Or at least, The Definitive Guide to Cycles & The Train Operating Companies (TOCs) I Know About. Which is a bit less snappy.
This is drawn from my own knowledge and a fledgling trainspotter thread on CCE, and should guide you through the entire process from booking the tickets to arriving at your destination, bike clutched in hand. I’ve split the post into general stuff that applies across the UK overground network, then some specifics on ScotRail, East Coast, Virgin and CrossCountry. I’ll update with others in the future.
General Stuff – Single ‘normal’ bike
Booking the tickets is the first step…
- Load up East Coast’s website. We use this as it’s one of only two booking sites that allow you to reserve bike places online. It’s also free (unlike TheTrainLine), still offers tickets from all other TOCs and let’s you search via station’s three letter codes, if you happen to know them. Search for your desired journey as normal.
- Look at the tickets. What to pick is entirely up to you, but certainly look at the singles in case there’s anything cheap. Also consider the number of changes and the TOCs involved (highlighted red below). Particularly if you’re lugging a fully loaded tourer around, changing more than once becomes a bit of a faff. You can the implications of the various TOCs here, at the bottom of this post, or via their websites.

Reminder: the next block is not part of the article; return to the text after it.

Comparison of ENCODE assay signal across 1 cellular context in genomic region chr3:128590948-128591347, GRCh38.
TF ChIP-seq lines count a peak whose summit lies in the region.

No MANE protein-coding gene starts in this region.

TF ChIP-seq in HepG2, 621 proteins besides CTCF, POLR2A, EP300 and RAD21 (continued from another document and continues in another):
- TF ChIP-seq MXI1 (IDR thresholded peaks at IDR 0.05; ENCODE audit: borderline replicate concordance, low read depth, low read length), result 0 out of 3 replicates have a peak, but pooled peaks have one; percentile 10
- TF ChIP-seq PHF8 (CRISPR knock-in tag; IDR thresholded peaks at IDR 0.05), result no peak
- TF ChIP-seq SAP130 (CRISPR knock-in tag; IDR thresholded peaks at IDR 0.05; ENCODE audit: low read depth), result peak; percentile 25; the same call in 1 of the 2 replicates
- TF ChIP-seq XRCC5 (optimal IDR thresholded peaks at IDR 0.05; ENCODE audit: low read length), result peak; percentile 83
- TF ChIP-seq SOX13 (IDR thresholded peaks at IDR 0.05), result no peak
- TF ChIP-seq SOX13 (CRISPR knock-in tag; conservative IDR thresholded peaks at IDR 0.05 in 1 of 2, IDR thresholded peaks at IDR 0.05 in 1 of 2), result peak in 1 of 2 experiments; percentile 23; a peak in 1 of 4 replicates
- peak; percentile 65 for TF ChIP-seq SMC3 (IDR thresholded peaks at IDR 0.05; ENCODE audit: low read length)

- Pick a ticket/journey time and click ‘Buy Now’. On the next page, scroll down to just underneath the ‘Preferred Coach’ bit and open up the ‘Reserve bicycle space’ menu. Select the number of spaces you’re after, noting that you can only reserve spaces up to the number of seats booked. If you’re travelling alone with a tandem, a) awww and b) you’re going to have to ring up, as you need two spaces.
- Having selected the rest of your options, click ‘Continue’. On the next page, you’ll see if they’ve managed to reserve your bike spaces. This is where it can get rather dull, as if spaces aren’t available you need to flick between steps 2 and 4 to find a workable option. Be aware that deciding to wing it without a bike space will leave you with a ticket that only gets you onto the train and not your steed…
- Assuming we’re all sorted, buy the tickets using the ‘collect from station’ option. It’s well worth having an account with East Coast, as you get reward points for buying tickets that you can use for various bits and bobs. Having booked your ticket you’ll get a code, which you’ll need to provide along with the payment card to extract the tickets at the station. I just copy the code into the google calendar entry I make for the trip, as this avoids any chance of getting the code wrong.